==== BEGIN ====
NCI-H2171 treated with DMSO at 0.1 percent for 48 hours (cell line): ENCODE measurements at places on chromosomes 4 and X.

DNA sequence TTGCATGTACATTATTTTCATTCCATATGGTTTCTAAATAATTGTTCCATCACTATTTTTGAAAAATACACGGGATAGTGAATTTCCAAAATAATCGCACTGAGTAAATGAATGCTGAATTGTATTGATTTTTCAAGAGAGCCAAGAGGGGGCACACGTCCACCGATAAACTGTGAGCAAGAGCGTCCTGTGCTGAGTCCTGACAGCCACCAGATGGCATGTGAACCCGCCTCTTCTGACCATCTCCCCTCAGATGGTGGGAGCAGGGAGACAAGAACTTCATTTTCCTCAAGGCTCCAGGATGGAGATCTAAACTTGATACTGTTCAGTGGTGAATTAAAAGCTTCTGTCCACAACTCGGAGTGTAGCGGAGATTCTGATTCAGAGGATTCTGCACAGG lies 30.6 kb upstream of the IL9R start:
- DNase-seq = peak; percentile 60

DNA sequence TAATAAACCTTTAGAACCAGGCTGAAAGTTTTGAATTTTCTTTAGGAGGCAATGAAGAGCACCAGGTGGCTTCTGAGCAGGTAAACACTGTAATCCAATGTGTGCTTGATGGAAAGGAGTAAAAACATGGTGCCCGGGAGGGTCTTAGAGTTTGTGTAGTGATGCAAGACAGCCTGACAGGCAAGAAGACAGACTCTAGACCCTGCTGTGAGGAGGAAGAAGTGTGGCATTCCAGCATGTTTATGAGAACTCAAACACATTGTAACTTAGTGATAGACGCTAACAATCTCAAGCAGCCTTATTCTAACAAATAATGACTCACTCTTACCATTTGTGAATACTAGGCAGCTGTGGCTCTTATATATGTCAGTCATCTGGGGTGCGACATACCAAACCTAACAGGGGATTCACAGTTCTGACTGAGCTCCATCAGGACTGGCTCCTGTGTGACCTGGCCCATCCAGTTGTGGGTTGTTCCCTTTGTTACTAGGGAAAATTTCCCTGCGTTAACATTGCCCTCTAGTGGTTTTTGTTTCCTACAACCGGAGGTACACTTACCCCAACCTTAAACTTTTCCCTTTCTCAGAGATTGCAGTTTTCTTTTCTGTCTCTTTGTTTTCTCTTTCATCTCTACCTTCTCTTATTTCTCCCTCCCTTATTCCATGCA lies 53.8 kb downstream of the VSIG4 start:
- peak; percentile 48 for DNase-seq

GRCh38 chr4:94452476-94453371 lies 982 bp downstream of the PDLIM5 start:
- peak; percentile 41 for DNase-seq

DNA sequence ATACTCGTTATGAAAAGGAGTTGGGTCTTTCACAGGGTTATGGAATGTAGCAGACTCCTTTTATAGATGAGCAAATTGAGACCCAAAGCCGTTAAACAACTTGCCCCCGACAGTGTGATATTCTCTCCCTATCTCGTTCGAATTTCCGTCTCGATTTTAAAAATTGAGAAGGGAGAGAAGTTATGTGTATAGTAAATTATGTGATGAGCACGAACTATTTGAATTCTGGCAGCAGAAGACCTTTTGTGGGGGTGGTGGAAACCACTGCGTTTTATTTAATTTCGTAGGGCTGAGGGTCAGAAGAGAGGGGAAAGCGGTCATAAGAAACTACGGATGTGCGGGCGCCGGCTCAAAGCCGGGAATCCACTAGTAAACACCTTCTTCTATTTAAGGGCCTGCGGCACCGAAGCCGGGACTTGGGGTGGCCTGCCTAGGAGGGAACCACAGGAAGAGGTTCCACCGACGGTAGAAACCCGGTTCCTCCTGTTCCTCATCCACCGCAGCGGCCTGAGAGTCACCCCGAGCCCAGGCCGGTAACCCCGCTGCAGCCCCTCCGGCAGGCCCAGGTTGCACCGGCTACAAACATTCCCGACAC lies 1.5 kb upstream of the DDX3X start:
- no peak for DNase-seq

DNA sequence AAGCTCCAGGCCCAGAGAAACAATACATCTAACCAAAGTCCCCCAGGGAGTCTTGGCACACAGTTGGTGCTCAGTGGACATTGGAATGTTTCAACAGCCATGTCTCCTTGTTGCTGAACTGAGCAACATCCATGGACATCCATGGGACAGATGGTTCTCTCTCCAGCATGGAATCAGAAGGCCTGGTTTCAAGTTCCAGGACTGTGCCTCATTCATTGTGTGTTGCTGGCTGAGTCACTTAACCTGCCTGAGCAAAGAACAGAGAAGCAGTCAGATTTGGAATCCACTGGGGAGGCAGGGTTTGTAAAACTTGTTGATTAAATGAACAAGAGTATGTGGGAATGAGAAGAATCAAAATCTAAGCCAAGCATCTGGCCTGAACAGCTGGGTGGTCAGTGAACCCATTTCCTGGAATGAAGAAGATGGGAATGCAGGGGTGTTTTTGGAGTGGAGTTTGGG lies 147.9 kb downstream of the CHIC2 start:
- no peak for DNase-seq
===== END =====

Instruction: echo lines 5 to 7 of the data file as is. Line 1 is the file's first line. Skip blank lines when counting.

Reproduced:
- peak; percentile 48 for DNase-seq

GRCh38 chr4:94452476-94453371 lies 982 bp downstream of the PDLIM5 start:
- peak; percentile 41 for DNase-seq